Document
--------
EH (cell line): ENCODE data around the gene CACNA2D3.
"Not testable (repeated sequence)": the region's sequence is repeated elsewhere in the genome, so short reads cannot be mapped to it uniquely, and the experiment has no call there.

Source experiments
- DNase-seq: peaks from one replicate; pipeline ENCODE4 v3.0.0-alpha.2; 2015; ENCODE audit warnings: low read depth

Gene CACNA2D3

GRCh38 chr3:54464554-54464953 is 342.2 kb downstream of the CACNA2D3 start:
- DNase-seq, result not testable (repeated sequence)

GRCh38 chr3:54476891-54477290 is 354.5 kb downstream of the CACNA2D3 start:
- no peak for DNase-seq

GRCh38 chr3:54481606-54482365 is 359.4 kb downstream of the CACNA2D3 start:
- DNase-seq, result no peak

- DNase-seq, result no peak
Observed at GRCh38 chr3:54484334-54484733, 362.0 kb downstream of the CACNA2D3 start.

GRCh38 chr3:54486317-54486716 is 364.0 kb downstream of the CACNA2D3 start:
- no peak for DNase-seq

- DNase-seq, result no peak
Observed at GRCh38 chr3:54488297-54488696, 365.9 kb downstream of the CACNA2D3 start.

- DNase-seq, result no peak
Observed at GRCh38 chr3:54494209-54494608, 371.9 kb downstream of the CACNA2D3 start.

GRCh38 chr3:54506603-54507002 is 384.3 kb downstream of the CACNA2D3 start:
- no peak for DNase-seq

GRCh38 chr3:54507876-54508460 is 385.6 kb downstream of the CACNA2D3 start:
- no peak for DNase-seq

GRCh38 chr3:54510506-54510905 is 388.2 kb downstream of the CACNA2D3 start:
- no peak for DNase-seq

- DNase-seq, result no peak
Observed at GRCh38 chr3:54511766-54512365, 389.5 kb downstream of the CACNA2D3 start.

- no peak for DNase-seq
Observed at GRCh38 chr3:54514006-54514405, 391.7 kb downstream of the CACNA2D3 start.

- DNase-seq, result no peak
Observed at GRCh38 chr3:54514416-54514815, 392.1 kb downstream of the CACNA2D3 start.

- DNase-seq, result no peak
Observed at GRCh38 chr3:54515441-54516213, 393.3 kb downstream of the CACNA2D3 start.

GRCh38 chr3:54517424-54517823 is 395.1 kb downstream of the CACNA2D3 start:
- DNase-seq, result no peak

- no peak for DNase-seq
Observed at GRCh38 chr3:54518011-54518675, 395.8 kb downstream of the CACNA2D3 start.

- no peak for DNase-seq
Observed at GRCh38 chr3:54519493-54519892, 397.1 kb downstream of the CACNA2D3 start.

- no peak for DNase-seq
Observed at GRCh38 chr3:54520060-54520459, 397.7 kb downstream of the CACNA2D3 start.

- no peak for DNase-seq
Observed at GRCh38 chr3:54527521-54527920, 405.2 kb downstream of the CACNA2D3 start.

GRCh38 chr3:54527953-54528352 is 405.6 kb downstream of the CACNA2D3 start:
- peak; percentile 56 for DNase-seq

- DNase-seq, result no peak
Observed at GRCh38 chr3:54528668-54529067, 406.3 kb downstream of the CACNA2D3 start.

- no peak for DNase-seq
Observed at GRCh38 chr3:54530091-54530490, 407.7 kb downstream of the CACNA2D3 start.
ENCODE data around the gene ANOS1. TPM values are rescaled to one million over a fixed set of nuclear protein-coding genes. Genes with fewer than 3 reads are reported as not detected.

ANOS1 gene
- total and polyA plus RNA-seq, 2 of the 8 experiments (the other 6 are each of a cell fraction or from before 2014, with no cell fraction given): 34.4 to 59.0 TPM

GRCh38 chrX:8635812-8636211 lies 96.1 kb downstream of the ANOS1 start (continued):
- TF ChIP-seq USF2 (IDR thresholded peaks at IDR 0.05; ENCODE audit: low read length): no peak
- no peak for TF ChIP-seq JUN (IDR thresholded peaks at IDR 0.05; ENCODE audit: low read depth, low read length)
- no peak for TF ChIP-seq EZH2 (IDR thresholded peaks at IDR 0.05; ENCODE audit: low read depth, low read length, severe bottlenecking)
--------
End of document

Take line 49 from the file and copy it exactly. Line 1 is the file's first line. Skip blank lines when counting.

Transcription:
Observed at GRCh38 chr3:54530091-54530490, 407.7 kb downstream of the CACNA2D3 start.